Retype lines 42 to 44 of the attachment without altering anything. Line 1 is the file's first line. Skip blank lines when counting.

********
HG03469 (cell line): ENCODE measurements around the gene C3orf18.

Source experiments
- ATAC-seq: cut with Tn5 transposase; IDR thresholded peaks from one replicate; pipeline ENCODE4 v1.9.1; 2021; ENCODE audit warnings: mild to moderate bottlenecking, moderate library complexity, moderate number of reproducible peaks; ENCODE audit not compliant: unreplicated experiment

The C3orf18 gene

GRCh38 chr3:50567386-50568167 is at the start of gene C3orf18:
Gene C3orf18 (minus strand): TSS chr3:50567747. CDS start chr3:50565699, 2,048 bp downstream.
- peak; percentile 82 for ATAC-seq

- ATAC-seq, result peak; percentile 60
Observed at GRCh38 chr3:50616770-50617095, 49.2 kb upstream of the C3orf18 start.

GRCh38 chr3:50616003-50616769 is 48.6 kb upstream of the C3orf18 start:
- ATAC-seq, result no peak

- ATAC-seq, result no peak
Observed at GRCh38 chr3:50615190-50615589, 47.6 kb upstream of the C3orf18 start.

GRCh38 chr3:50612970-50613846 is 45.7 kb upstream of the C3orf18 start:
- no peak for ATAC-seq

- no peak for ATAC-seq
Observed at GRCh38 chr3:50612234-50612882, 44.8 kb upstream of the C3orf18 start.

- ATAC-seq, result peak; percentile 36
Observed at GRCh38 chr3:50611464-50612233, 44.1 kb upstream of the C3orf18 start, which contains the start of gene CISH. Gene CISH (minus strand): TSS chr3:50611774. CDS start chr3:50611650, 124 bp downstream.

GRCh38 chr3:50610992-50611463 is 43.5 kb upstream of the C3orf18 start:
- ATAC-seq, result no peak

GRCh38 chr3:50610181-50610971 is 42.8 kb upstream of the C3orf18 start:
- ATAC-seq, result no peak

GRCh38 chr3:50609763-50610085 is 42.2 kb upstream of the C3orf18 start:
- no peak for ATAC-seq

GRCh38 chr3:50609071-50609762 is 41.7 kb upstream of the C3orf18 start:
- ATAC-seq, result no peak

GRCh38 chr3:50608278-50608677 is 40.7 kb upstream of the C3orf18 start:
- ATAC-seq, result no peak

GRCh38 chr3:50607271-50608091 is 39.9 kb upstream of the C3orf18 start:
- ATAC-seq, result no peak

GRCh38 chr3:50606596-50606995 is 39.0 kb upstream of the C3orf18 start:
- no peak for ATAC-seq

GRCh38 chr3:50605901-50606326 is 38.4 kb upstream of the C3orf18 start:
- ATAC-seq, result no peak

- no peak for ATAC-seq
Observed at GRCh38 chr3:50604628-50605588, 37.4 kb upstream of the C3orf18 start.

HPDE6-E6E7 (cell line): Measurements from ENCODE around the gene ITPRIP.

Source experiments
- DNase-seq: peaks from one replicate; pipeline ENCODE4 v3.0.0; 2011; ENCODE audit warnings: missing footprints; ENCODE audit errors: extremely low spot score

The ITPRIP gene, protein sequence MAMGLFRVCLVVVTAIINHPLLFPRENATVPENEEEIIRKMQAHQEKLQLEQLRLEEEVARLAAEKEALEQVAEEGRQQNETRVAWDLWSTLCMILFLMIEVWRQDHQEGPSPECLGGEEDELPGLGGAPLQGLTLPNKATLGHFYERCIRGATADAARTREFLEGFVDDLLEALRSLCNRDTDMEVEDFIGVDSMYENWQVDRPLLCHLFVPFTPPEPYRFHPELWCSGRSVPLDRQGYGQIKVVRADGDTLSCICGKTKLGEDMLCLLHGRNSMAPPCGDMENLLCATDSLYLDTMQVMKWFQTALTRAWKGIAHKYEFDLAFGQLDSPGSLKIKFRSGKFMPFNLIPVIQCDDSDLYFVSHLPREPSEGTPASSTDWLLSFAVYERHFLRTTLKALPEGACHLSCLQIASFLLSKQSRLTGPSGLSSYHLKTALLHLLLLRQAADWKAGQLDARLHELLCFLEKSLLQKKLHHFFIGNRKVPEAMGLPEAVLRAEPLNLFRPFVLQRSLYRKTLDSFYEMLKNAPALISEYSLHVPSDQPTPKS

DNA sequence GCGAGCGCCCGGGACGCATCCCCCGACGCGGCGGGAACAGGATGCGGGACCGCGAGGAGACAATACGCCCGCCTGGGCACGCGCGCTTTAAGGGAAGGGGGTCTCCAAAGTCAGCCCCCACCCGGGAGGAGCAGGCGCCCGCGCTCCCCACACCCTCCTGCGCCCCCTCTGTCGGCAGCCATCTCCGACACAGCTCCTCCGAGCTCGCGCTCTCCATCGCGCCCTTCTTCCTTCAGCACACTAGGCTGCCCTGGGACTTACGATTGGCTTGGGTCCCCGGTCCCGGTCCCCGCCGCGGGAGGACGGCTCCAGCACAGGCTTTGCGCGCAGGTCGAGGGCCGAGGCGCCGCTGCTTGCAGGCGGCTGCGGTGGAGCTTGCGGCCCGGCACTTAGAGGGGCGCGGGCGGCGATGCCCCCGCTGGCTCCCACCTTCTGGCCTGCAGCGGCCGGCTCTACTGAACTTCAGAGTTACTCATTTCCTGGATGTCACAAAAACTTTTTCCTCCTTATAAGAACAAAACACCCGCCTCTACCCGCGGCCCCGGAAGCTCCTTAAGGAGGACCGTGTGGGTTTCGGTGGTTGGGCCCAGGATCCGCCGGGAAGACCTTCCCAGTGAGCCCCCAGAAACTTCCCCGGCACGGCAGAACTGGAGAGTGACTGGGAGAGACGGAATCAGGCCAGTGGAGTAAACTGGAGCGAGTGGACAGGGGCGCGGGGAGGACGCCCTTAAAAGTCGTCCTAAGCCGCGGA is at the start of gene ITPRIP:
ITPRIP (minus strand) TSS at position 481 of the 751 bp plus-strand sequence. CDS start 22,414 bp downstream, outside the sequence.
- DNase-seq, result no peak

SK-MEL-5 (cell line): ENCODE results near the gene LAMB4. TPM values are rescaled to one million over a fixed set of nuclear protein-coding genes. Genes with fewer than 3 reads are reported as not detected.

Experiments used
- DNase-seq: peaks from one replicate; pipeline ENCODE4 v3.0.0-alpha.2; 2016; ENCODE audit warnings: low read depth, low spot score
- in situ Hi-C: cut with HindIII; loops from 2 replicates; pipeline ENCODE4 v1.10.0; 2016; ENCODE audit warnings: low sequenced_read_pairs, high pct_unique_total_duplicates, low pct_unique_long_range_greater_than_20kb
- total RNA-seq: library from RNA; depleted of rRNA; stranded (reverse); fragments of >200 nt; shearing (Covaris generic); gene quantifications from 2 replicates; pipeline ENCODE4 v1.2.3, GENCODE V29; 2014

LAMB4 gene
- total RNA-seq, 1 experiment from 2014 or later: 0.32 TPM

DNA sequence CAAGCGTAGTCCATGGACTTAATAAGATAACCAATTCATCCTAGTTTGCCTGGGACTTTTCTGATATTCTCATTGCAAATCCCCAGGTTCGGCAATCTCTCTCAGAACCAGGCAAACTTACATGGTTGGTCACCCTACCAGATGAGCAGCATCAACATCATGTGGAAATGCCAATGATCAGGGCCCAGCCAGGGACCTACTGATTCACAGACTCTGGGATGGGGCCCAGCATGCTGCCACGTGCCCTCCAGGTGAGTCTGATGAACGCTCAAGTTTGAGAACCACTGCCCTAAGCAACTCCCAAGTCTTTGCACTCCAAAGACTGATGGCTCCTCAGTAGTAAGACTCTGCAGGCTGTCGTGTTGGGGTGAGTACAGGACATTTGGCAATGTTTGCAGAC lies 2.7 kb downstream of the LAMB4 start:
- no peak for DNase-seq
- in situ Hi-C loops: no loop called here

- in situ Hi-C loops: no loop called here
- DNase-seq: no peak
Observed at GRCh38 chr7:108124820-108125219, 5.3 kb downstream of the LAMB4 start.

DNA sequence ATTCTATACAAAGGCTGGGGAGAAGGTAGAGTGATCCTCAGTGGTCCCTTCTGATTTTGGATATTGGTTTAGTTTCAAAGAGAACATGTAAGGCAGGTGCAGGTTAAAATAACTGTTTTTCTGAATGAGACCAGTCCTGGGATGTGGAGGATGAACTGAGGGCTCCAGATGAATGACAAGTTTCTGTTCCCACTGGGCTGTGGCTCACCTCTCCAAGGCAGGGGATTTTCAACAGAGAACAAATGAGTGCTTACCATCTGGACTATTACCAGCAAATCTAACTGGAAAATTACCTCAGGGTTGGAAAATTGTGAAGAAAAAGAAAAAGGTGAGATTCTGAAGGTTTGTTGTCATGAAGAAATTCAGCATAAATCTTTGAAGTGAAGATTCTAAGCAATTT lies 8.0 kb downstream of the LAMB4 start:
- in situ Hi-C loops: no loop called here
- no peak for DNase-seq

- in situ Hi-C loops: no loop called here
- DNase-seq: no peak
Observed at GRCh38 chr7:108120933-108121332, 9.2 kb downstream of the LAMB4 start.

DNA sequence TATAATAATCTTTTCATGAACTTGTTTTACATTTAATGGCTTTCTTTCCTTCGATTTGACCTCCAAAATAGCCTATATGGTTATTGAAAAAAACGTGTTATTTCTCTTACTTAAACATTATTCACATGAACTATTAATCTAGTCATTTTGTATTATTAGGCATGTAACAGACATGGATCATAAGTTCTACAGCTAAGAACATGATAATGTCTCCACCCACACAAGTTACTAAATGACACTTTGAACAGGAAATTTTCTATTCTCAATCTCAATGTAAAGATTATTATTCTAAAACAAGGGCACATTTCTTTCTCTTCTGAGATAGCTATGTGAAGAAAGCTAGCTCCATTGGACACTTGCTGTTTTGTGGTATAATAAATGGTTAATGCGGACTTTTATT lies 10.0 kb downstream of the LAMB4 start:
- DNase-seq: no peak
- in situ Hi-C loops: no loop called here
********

DNA sequence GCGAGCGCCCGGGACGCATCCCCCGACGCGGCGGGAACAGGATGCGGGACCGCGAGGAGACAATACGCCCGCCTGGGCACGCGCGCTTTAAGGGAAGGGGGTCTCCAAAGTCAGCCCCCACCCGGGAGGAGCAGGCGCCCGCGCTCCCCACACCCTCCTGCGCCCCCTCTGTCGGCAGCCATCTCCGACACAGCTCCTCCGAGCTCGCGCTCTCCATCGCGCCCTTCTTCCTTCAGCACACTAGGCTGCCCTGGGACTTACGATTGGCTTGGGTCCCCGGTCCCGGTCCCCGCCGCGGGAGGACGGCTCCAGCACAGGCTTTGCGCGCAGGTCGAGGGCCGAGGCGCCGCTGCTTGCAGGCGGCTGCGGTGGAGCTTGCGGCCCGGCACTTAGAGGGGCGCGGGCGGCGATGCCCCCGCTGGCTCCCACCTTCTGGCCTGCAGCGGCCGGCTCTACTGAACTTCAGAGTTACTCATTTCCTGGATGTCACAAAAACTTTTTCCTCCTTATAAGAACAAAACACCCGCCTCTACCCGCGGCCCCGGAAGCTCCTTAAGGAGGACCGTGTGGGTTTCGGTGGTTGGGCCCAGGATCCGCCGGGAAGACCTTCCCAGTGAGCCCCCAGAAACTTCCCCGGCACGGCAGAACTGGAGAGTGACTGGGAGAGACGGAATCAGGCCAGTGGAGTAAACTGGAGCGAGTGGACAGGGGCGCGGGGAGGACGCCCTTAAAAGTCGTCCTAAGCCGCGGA is at the start of gene ITPRIP:
ITPRIP (minus strand) TSS at position 481 of the 751 bp plus-strand sequence. CDS start 22,414 bp downstream, outside the sequence.
- DNase-seq, result no peak